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Video: Feminist Protesters Invade Red Carpet at Meryl Streep’s ‘Suffragette’ Premiere

Feminist activists sprawled out on the red carpet and shouted protest chants at the London premiere of Meryl Streep’s British women’s movement drama Suffragette on Wednesday.

Actress Meryl Streep arrives for the Gala screening of the film "Suffragette" for the opening night of the British Film Institute (BFI) Film Festival at Leicester Square in London

The film stars Streep, alongside Carey Mulligan and Helena Bonham Carter, and depicts the British movement for women’s suffrage in the early 20th Century.

The Independent newspaper reports protesters created a chaotic scene, by waving banners at the sides of the London’s Leicester Square, with at least one reading, “dead women can’t vote.”

A number of the women also locked arms in protest on the red carpet.

Security pulled them apart and escorted them away, as seen on the video below.

Some of the red carpet activists were wearing shirts that read, “2 women killed everyone week,” and “domestic violence cuts kill.”

The Independent reports some demonstrators let off purple and green smoke bombs, paying homage to colors adopted by the suffragette’s Women’s Social and Political Union.

One anonymous woman told The Independent, “We aren’t going to move, we’re the modern suffragettes and domestic violence cuts are demonstrating that little has changed for us 97 years later”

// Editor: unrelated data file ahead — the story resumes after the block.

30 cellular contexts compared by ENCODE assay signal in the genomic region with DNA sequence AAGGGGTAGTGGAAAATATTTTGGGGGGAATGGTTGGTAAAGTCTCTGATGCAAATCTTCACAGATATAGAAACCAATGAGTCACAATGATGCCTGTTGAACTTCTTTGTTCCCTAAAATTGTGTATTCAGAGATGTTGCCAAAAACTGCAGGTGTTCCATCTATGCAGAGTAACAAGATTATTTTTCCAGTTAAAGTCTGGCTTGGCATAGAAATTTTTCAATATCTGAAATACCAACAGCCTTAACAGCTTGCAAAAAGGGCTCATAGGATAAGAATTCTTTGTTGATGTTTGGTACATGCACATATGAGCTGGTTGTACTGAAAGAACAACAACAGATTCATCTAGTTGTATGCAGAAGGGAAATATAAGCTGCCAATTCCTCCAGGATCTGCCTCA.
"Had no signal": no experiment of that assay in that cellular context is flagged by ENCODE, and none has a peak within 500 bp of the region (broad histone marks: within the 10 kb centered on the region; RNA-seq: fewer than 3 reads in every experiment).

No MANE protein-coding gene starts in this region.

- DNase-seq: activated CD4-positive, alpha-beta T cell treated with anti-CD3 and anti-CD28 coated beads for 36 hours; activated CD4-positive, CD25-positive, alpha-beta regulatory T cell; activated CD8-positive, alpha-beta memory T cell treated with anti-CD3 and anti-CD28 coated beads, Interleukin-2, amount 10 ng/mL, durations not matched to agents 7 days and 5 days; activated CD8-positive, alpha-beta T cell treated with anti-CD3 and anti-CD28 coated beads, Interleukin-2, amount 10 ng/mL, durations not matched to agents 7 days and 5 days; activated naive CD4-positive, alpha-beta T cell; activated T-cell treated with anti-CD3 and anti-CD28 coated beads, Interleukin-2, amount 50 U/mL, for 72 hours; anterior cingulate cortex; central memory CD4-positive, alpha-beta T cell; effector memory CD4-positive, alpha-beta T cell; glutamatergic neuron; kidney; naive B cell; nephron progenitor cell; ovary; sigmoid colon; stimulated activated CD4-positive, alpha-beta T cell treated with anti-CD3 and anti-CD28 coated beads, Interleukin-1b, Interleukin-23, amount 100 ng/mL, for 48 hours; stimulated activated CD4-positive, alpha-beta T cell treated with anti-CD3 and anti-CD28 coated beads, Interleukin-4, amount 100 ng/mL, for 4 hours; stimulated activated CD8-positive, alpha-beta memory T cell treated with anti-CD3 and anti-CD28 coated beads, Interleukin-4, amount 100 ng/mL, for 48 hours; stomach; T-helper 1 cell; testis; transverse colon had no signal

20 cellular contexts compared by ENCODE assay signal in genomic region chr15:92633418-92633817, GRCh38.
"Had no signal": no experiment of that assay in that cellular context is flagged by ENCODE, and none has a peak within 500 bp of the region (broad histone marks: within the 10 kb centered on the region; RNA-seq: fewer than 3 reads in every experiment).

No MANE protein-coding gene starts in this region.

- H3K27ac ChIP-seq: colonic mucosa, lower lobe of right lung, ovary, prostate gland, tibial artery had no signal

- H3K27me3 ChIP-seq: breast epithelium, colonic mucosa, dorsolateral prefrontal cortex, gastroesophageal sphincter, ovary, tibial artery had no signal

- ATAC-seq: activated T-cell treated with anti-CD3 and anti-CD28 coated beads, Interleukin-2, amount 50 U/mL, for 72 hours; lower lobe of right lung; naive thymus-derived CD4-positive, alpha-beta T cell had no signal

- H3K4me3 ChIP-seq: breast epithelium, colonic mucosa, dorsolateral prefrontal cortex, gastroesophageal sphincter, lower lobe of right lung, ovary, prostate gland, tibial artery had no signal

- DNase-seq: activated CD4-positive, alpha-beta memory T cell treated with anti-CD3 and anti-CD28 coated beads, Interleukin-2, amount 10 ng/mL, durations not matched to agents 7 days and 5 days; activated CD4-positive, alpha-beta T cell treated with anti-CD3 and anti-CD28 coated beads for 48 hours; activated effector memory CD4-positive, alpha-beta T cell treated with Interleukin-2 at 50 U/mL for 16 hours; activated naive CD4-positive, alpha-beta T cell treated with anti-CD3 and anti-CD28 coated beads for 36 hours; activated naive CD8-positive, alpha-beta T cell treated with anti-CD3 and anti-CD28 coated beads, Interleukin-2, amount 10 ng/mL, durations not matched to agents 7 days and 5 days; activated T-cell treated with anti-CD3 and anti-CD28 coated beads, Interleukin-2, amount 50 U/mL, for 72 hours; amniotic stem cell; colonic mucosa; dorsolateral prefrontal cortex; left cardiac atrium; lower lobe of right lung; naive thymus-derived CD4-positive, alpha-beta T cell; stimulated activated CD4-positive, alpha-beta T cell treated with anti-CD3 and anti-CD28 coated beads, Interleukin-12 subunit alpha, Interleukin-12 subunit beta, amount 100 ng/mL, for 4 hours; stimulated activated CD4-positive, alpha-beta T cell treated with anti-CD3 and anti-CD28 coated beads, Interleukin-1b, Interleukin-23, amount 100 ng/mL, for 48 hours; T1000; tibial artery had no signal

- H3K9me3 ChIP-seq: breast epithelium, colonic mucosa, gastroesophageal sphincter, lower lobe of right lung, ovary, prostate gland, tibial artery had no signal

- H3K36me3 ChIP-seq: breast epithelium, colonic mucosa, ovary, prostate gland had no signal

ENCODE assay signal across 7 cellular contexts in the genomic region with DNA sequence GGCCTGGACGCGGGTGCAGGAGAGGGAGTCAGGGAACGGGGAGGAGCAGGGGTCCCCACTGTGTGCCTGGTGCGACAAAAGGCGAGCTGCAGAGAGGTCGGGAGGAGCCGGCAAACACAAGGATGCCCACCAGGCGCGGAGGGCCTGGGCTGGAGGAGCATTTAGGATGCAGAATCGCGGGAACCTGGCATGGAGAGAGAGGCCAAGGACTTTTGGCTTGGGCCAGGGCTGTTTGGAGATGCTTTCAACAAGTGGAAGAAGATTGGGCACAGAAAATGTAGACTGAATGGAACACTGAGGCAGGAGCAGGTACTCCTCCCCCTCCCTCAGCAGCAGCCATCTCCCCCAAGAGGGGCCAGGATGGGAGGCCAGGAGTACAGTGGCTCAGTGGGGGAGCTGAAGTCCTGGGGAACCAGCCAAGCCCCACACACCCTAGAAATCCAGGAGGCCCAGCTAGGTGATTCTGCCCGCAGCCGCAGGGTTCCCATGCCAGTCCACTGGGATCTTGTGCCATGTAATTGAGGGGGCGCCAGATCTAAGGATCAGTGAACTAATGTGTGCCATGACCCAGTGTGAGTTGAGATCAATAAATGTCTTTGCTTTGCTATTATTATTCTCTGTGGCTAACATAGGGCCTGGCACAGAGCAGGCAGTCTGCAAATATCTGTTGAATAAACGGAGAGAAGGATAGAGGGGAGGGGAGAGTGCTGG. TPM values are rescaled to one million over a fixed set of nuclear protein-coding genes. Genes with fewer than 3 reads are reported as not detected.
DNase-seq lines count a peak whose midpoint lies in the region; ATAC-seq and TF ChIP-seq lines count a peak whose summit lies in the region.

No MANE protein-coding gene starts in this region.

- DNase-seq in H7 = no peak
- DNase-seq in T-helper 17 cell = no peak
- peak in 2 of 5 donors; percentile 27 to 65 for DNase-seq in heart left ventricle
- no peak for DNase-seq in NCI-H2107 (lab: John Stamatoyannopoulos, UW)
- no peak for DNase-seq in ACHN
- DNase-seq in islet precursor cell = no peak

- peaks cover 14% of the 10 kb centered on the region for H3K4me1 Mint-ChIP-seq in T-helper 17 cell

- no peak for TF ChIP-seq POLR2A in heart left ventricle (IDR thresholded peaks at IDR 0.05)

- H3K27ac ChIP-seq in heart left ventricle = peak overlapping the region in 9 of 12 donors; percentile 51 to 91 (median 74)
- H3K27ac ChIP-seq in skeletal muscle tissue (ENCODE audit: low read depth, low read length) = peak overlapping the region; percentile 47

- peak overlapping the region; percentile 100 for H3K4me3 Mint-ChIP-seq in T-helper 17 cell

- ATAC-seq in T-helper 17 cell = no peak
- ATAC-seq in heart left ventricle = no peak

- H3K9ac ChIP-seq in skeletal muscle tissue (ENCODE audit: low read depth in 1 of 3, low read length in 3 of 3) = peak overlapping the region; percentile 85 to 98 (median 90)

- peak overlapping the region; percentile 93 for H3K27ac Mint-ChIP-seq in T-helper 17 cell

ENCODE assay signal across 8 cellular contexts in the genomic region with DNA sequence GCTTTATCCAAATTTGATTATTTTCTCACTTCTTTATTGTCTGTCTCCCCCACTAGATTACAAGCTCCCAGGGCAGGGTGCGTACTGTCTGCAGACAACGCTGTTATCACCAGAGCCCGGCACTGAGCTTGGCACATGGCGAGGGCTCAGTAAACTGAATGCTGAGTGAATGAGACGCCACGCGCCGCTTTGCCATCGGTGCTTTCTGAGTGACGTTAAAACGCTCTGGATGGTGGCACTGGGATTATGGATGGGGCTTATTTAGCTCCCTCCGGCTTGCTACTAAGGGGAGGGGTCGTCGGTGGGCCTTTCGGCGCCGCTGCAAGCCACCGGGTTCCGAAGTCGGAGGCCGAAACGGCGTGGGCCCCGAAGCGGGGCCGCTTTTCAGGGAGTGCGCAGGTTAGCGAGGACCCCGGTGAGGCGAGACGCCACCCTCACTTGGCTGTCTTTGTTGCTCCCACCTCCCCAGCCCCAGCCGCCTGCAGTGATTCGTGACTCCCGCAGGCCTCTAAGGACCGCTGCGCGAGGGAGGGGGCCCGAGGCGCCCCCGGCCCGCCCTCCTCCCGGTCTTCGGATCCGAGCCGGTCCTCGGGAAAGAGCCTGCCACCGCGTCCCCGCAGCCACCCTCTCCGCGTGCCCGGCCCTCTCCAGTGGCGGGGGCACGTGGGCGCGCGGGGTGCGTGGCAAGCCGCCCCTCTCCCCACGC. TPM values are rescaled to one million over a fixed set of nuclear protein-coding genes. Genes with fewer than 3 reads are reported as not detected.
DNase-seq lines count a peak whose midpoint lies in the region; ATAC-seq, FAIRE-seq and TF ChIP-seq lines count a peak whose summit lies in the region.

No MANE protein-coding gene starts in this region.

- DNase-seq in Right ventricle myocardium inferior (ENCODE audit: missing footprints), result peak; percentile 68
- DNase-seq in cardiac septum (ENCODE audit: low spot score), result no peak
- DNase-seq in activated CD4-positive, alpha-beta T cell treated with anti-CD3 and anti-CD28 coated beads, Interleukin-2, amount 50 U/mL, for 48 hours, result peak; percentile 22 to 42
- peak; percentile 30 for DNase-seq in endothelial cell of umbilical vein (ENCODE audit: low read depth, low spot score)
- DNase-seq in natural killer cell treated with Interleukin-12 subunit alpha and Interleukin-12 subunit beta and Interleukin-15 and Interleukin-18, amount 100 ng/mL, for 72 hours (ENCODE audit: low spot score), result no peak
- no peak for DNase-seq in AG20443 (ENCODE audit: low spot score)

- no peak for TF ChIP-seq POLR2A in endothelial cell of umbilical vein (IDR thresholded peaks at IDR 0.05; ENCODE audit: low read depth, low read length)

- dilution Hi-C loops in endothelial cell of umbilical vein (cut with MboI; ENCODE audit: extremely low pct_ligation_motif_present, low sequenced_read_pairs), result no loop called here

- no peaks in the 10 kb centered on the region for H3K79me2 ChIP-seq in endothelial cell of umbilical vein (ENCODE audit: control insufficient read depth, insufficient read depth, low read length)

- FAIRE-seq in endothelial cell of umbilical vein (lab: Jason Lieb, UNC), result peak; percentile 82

Another person witnessing the chaos was quoted by The Mirror saying the women who jumped the barrier chanted, “David Cameron take note, dead women can’t vote.”

Suffragette Premiere and Opening of 59th BFI London Film Festival

The Feminist group Sisters Uncut was behind the protest, which was in response to state budget cuts to women’s services.

A flyer being passed out by the all-inclusive women’s group blames austerity cuts for the action, and notes: “Sisters United is a feminist direct action group fighting against cuts to domestic violence services. Our group is open to all women (trans, intersex and cis), all those who experience oppression as women (including non-binary and gender non-conforming people) and all those who identify as women for the purpose of political organising.”

Actress Helena Bonham Carter, who stars as Edith Ellyn in the film, praised the actions of Sisters Uncut, telling Sky News, “If you feel strongly enough about something and there’s an injustice there you can speak out and try to get something changed.”

“It’s the perfect response to our film,” added Carter, while her co-star Carey Mulligan described the women as “brave.”

Suffragette debuts in the U.K. Oct. 12, and will hit U.S. theaters on Oct. 23.

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